Monday, 22 November 2010

London buses: The universal appeal of simplicity

This morning, I found myself mentioned on Jarrett Walker's excellent transport planning blog Human Transit, with reference to my thoughts on London's complicated bus network. I have a lot of thoughts about this, and I intend to eventually draw them together into a convincing report on quite why London should adopt a much better bus network, but for now, I'll set out the basis of the small amount of work that I've done so far.
My concern with London's bus network started from three points:
- The complaints of cyclists about articulated buses. I like them, as free boarding and alighting through three doors means they don't spend very long at stops, and I'd rather stand for a short journey than have to go up and down steps on a double-deck bus. But, so it's explained, the relatively difficult-to-control movement of the rear section creates problems when the buses are making turns; both right turns and left turns. Aside from questions about whether curb-hugging cycle lanes are the best idea, this rases one question to me more than any other: Why are buses making so many turns on London's torturous narrow streets? This slows them down, as well as making them problematic for other road users.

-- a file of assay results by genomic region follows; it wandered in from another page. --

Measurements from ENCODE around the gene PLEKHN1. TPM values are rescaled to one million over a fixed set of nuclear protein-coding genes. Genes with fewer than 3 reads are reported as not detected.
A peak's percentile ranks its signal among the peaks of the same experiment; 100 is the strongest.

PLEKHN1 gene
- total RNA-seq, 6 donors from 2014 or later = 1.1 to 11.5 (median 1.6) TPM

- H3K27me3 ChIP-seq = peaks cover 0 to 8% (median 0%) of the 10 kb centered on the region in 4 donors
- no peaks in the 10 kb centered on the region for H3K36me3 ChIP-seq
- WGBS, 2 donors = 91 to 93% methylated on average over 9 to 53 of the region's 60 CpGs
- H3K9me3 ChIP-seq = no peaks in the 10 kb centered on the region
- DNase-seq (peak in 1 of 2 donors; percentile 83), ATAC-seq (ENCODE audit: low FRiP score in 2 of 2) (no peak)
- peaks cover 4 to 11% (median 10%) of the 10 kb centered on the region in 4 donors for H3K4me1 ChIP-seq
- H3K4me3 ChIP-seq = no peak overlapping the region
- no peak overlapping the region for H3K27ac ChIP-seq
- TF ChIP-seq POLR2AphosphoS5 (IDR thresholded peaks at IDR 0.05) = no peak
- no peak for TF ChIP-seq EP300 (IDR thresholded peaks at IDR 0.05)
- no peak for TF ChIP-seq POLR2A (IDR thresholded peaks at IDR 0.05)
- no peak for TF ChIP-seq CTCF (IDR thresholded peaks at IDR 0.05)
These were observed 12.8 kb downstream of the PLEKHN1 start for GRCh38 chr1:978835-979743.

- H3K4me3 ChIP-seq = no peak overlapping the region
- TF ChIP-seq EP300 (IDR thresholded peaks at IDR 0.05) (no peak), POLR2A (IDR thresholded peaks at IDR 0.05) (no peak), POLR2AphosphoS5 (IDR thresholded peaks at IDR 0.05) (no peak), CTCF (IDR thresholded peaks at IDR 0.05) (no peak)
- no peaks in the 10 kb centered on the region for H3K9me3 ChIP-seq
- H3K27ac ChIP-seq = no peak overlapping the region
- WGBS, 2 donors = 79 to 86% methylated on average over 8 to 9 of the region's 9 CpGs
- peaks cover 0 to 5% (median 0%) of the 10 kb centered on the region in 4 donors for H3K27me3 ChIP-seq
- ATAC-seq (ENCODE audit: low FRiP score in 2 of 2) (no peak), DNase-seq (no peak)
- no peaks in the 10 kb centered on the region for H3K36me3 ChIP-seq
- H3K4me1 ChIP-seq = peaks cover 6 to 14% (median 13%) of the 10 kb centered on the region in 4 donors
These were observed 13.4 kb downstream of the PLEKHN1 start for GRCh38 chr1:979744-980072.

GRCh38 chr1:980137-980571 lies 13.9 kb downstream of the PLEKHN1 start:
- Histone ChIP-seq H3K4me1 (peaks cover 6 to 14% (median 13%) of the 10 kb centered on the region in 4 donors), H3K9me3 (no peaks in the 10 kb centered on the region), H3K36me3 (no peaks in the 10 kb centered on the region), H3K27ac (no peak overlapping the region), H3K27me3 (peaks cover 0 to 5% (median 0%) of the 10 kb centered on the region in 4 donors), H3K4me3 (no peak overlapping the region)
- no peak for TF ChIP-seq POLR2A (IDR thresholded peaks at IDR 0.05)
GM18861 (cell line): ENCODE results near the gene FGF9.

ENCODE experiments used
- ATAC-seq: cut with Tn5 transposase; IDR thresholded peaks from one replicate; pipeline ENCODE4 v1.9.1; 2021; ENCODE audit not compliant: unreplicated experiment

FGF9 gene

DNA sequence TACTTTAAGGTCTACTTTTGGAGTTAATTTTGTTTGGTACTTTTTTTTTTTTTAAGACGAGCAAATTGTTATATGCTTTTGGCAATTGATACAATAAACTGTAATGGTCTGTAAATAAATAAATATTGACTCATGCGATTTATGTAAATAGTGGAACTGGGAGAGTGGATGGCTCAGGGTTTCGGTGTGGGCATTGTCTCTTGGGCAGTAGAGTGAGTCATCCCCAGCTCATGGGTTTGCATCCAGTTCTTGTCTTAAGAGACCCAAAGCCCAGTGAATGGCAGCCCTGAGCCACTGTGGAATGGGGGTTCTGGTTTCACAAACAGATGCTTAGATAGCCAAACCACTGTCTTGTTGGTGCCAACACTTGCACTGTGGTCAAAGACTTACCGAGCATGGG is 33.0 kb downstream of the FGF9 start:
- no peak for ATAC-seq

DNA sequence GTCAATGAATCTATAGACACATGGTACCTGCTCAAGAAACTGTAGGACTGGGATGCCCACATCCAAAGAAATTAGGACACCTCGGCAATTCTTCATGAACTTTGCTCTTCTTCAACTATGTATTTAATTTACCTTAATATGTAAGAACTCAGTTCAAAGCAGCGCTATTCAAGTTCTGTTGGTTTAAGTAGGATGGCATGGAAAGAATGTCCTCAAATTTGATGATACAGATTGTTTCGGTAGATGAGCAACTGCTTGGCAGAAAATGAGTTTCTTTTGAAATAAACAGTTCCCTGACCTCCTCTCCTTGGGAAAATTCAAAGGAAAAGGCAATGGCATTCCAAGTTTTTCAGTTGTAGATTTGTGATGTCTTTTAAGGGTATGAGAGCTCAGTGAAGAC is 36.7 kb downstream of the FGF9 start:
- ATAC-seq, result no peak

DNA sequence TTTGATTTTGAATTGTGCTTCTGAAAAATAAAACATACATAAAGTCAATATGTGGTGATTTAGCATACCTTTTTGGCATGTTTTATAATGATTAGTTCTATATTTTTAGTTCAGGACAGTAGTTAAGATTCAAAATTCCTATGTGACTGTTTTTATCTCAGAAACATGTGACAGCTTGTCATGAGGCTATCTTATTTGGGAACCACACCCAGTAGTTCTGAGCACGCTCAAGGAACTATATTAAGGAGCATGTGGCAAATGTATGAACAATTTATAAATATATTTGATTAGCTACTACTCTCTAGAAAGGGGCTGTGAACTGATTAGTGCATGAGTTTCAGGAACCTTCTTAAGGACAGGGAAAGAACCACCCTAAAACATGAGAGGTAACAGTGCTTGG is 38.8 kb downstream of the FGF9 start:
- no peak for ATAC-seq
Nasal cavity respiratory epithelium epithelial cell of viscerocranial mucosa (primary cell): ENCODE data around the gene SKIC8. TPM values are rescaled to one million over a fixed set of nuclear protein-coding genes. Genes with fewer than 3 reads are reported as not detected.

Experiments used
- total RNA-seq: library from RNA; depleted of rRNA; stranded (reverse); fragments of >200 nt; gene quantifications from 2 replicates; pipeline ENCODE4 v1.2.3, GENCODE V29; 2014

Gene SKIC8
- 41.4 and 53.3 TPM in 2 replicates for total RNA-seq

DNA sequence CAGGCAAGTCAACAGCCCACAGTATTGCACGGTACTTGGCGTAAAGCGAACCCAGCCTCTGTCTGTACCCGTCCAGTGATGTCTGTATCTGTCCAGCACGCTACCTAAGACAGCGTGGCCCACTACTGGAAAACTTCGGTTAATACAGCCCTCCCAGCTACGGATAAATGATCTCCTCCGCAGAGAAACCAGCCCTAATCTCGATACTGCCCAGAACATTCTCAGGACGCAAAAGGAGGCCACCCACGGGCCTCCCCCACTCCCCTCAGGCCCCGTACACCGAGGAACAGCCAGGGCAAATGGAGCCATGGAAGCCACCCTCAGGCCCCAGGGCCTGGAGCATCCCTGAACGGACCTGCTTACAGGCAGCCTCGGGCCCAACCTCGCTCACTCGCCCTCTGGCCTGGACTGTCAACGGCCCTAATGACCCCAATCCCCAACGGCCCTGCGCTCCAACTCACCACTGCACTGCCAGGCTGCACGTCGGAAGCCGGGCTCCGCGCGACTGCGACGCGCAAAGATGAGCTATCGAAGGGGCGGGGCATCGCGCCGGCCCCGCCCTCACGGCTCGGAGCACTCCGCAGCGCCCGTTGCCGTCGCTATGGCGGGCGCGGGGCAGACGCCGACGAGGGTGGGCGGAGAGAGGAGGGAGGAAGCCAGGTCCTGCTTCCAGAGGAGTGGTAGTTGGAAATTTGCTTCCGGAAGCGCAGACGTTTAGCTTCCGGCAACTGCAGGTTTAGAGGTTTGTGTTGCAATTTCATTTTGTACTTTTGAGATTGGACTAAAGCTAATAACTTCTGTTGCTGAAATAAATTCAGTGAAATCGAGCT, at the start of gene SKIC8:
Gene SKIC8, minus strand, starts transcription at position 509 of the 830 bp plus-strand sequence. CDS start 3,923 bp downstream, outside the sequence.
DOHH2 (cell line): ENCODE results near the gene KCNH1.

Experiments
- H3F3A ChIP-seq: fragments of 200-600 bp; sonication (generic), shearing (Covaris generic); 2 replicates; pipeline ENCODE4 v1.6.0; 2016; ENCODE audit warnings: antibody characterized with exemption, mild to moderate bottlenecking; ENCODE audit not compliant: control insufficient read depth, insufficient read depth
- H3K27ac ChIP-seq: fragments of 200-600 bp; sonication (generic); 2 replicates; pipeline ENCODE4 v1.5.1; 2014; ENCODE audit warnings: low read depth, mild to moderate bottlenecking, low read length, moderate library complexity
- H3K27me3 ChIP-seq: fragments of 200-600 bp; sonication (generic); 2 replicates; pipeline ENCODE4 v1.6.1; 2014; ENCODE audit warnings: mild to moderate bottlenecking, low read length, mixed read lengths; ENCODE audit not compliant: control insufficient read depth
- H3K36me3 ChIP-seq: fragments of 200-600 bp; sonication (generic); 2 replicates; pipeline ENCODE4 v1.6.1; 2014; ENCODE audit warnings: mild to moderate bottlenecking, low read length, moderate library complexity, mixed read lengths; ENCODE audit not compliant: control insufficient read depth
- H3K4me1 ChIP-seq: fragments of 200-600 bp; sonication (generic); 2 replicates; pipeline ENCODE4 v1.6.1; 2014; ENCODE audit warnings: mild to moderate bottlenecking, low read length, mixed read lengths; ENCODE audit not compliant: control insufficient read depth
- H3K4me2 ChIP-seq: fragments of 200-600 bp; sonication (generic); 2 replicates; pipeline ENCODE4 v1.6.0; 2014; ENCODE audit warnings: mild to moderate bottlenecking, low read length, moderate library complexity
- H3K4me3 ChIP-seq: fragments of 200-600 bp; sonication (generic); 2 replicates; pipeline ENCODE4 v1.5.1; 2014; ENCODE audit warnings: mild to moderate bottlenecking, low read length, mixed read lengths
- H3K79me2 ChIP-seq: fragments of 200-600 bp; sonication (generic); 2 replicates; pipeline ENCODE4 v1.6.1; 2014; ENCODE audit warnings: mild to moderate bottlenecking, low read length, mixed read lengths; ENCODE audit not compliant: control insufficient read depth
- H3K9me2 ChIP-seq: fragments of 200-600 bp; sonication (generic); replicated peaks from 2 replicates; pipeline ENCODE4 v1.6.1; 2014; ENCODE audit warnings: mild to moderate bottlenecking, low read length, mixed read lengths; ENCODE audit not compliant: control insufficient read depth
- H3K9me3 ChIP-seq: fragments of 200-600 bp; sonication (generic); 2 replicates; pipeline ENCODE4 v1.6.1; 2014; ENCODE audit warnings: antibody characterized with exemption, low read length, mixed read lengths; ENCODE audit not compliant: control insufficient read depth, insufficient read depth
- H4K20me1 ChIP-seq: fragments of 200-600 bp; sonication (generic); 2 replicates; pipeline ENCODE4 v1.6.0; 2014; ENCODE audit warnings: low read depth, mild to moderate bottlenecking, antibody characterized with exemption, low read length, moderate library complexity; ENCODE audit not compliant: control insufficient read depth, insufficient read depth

- The fact that most people are intimidated from using the bus network, because of how complicated it is. Tourists generally stick with the tube network, even where it's not appropriate, and tourists are famous for leaving London with little knowledge of the structure of London beyond the tube map - it's popular belief that London doesn't have any real structure to it street network, which it actually does. Meanwhile, when around professional and business visitors, no one but me will ever have used a bus; these sort of visitors stick to taxis, which is terrible in congestion terms.
But the tourists and the business visitors have a point. having got to grips quickly with networks in New York City, DC, Helsinki and other places, I still find myself in London getting buses and finding that they make a turn that I didn't expect, and start taking me away from my destination. If you're in a rush, or don't know the city too well, you won't take that chance. If I knew my bus was staying on one important street, and that I'd have to get a different bus to change direction, then this wouldn't happen.
-  Money has to be thrown at the buses in order to maintain their frequency, which tends to be around every ten minutes for individual routes. Buses in London, in my experience, often aren't that full, and as consequence, the network swallows up more subsidy than the rest of Britain combined, costing £574 million over the 2009/10 financial year. If cutbacks are to be made, which fiscal austerity seems set to require, it can come in two ways: Reduction in frequency over every route, or simplification so that fewer routes run just as frequently, or even more frequently. It is similarly helpful not to sell off articulated buses. Because they don't spend long of bus driver's paid time at bus stops and they carry a lot of people per bus, they are very efficient buses. To build new double deckers to take their place would be much less sensible than to put them on suitable routes with few difficult turns.